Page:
In the United Kingdom (UK), alternative flood mitigation efforts focus more on the regeneration of the floodplain. Flood mitigation efforts in the UK recognize the impact the depletion of soils, woodlands and wetlands has had on the likelihood of a major flooding event. For example, recent discoveries show that water sinks into the soil under trees 67 times the rate at which it sinks into the soil under grasses[3]. Proponents of floodplain regeneration in the UK argue for more innovative land use solutions through farm payments and incentives to landowners to restore woodlands, grasslands and wetlands in order to re-naturalize rivers[4].

Research is currently underway in one region in the UK, where a 5% reforestation of lands in the Pontbren region reduced peak flood flows downstream by 29%. This research that has led scientists to believe that full reforestation of the Pontbren region would reduce peak flows by 50%, subsequently solving the issue of flooding for residents of Shrewbury, Gloucester and other towns downstream[5]. These examples from around the world demonstrate the effectiveness softer solutions, like the reforestation of floodplains, could play in Alberta’s future flood mitigation plans.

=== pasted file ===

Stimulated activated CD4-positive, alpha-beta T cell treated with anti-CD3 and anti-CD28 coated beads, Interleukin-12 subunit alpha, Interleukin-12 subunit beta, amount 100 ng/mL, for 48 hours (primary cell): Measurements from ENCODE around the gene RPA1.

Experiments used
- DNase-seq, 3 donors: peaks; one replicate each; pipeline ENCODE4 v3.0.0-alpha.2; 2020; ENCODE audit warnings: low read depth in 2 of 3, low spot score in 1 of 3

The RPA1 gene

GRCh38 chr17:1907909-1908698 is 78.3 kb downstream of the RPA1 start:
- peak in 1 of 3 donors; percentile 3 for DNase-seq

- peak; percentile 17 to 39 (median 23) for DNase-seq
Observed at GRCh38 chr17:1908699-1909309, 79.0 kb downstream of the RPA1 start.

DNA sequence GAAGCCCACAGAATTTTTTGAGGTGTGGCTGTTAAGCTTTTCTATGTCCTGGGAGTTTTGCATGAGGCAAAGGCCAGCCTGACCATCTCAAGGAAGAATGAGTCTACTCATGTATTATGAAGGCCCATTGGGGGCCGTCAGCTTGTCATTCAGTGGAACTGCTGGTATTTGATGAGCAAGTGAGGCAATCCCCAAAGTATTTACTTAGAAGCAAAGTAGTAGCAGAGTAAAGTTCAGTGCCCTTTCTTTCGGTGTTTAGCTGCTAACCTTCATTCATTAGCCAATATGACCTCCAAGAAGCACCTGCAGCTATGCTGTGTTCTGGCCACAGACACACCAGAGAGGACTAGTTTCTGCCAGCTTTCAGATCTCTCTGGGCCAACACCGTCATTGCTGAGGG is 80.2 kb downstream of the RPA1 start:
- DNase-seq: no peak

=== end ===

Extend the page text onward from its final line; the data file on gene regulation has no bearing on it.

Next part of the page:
We cannot change the past. We have chosen to set up camp and establish communities on the banks of our waterways. We need to take a step back and accept the reality that we have settled in areas that have risks associated with them. The challenge now rests with how we can create space for the river to breathe. Now is not the time to think we can control where the river wants to go; ultimately the river will choose its course. It is up to us to ensure the river has room to meander. Luckily the tide is turning, and research is showing that innovative light touch solutions, such as farm incentives that encourage re-vegetation of the floodplains, or green spaces to sacrifice in the event of a flood, are effective flood mitigation measures. Recognizing these solutions and their effectiveness is critical as we continue on this journey to look at the best possible flood mitigation efforts for generations of Albertans to come.

 Lauren Eden is a Researcher at Alberta WaterSMART


[1]  Zentner, C. (2013, August 23). Foresight needed to prevent further flood grief. Lethbridge Herald. Retrieved fromhttp:/ 

[2]  Doig, W & Still Life Projects. (2014).You can’t stop urban flooding. Retrieved from 

[3]  Monbiot, G. (2014, January 13). Drowning in money: The untold story of the crazy public spending that makes flooding inevitable. The Guardian. Retrieved from 


[5] Juniper, T. (2014, February 5). How to really stop flooding. The Guardian. Retrieved from